Palliative Care Unit
The Palliative Care Unit (PCU) was established as a demonstration project in 1998 through funding from the Victorian Department of Human Services (now Department of Health).
The PCU provides health promotion education and training, community development, direct service and research for clinical palliative care and related service providers throughout Victoria.
The main teaching programs offered are:
Our academic staff are dedicated and experienced experts in the field, committed to producing relevant research and strong student learning outcomes. They offer research supervision in the areas of:
- health promoting palliative care
- history and sociology of death, dying and loss
- pastoral care and spiritual perspectives in palliative care
- the social experiences of living with life-threatening illness
Research interests include:
- Public health approach to end of life care
- end-of-life policy
- near-death experiences and visions
- pastoral care and spirituality
- social models of palliative care service delivery
- loss, grief and bereavement
- disenfranchised grief
- non-compliance with medical treatments in life-threatening illness
- social aspects of death, dying and mystical experiences
- social experiences of living with cancer
- the role of animal companions in chronic illness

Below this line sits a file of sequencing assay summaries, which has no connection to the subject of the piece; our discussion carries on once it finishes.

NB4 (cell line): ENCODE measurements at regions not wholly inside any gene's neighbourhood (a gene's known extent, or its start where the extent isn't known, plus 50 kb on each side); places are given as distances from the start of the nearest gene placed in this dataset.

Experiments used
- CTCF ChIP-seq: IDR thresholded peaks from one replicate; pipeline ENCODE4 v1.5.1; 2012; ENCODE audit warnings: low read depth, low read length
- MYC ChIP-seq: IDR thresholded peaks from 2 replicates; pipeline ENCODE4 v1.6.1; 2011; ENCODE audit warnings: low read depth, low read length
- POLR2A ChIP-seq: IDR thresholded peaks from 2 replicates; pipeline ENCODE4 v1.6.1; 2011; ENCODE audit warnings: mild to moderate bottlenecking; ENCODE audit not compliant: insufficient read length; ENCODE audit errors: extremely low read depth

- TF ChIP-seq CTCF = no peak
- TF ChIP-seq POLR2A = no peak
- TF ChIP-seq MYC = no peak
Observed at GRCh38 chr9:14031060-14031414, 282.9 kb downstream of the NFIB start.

Pallative Care Unit Newsletter
Social Networks is the national newsletter of an emerging national palliative care and public health network. Its purpose is to:
- promote discussion
- stimulate ideas about public health initiatives in palliative care
- resource, support and equip those working at the interface between palliative care and public health.
The newsletter includes summaries of practice principles; reports of current projects from palliative care and public health services; news about grants and research possibilities; book reviews; information about relevant conferences and journal articles; and letters to the editor. The newsletter will be of interest to palliative care practitioners who want to develop links with their local community and community-based health care practitioners wishing to explore the implications of disability, death and loss for their work. Those working in both palliative care and community health settings will find the newsletter a significant resource.
Social Networks is published in March, July and November each year. It is free and is sent out electronically. Hard copies can be obtained from Publication Editor, details below.
For contributing to, or for further details, please contact:
La Trobe University Palliative Care Unit
215 Franklin St
Melbourne, Vic 3000
Ph: (03) 9479 8815